London, Nov 13 (ANI): The rise of the web and Google means that spies in the UK need to work really hard to produce genuinely secret intelligence, former director of the country's intelligence agency has said.
Former chief of the Government Communications Headquarters (GCHQ) Sir David Pepper pointed out that "the Google effect" of so much information being readily available online had "very substantially" raised the "threshold for producing intelligence" for MI5, MI6 and GCHQ.
"Nobody wants the easy stuff anymore and there is no point spending effort and money collecting it," the Telegraph quoted Sir David, as saying.
"Many of the sort of things for which (officials) once would have turned to the intelligence agencies are now readily available to them online," he added.
Sir David said that with the help of technologies like Google Maps and Streeview anyone could now see photographic detail of far away countries, which hitherto would have been available only through secret and highly sophisticated national satellites.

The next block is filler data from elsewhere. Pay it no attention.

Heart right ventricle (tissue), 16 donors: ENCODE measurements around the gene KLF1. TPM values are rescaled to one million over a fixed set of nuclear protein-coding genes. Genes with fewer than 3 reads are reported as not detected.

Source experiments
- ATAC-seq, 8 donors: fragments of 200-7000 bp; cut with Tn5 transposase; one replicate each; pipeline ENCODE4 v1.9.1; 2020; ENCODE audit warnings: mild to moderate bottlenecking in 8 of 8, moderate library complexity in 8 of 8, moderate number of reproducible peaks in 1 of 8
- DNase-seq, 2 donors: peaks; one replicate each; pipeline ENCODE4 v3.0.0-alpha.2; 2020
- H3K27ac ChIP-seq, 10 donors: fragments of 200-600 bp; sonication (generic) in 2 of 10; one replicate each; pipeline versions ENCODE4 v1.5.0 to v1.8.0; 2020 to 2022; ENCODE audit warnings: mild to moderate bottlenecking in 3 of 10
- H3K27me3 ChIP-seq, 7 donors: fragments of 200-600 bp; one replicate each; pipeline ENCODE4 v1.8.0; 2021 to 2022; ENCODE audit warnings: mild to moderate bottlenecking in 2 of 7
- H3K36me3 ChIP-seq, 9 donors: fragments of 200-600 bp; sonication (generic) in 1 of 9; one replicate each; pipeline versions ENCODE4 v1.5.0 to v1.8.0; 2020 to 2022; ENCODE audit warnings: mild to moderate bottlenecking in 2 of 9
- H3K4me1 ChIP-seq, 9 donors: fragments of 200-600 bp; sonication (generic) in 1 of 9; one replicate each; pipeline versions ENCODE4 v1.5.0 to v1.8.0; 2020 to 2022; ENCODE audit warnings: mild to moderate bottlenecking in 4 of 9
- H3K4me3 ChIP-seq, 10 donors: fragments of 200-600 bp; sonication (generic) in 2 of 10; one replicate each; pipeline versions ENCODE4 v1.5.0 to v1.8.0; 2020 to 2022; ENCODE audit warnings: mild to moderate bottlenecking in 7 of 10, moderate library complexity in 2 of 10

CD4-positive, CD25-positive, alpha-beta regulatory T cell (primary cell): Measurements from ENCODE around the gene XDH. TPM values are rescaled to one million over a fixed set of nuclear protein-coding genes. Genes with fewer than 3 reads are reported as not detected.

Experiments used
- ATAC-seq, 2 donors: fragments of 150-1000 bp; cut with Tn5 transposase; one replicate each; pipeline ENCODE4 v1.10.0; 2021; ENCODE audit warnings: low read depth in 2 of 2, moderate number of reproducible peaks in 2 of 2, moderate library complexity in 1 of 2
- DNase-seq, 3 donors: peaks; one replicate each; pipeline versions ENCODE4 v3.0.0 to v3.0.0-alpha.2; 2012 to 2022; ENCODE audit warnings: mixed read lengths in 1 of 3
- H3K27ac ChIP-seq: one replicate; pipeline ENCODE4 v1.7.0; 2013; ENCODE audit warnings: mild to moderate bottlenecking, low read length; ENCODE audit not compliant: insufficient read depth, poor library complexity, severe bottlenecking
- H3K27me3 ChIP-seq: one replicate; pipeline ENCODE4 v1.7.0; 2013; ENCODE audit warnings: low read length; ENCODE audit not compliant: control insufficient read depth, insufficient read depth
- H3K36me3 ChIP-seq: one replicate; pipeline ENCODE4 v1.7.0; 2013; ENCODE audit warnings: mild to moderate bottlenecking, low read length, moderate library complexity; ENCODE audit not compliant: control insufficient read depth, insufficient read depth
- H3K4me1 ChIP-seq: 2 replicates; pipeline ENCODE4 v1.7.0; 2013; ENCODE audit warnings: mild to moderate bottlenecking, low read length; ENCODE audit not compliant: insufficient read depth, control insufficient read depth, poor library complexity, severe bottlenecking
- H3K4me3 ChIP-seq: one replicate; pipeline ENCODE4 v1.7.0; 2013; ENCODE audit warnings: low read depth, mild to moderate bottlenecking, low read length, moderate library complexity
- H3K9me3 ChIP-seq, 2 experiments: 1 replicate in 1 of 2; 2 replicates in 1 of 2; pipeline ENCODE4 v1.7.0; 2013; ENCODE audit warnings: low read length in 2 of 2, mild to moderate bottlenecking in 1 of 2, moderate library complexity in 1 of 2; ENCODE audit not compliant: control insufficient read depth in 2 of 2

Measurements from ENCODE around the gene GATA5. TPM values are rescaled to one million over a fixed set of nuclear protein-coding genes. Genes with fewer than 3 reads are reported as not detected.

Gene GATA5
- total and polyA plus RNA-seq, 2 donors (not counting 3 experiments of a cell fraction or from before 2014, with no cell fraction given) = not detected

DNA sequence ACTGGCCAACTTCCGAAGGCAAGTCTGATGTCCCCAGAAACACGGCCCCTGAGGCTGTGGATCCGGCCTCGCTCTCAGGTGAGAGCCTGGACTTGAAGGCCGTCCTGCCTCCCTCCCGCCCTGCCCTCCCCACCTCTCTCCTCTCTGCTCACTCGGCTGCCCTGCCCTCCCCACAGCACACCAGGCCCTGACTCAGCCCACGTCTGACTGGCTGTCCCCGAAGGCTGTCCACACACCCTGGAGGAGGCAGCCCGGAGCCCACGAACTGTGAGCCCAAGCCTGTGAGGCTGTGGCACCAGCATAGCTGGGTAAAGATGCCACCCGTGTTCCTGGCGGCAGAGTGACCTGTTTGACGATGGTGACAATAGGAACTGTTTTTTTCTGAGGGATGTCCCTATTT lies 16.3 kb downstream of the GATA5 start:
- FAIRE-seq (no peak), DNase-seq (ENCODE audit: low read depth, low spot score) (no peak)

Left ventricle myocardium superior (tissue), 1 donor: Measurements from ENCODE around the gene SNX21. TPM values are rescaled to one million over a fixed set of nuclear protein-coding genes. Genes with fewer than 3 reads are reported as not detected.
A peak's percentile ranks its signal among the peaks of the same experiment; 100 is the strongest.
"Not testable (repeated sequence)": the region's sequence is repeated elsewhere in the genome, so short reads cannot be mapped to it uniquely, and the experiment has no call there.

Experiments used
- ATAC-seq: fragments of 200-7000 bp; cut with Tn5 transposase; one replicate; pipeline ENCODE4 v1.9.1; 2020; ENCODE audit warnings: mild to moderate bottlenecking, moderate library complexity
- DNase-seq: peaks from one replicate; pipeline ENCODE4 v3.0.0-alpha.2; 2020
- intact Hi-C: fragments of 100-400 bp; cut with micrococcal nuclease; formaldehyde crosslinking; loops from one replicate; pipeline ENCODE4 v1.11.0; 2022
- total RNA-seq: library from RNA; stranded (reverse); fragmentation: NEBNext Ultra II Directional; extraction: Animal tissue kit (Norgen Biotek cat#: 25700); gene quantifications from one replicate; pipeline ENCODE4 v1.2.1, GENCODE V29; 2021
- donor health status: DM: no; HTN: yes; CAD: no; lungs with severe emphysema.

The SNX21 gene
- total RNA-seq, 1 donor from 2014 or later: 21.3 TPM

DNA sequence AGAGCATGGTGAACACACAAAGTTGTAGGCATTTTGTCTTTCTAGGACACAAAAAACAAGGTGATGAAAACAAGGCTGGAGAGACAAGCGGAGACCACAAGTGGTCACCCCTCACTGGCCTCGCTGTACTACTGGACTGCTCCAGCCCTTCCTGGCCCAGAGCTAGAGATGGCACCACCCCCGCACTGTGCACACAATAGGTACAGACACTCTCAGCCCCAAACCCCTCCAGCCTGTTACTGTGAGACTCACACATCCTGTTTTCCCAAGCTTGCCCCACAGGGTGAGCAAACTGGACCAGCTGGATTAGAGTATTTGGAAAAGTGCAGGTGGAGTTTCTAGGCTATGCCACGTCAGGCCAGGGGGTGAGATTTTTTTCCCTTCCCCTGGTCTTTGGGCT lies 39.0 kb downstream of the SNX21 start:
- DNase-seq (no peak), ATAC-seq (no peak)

"Intelligence producers have had to become very sensitive to this phenomenon and very careful not to put effort into producing intelligence that purports to be secret which is in fact not secret at all," he added.
Sir David also said "the Google effect" meant that officials who use secret intelligence were demanding it quicker than ever before.
"If the intelligence readers are used to getting information online very fast they're going to expect the intelligence agencies to be able to do much the same thing," the paper quoted him, as saying.
But online information was offering opportunities as well as challenges to those in the espionage trade, Sir David said.
"You can find out a lot about potential spies without ever meeting them, simply by looking at their online footprints," he added. (ANI)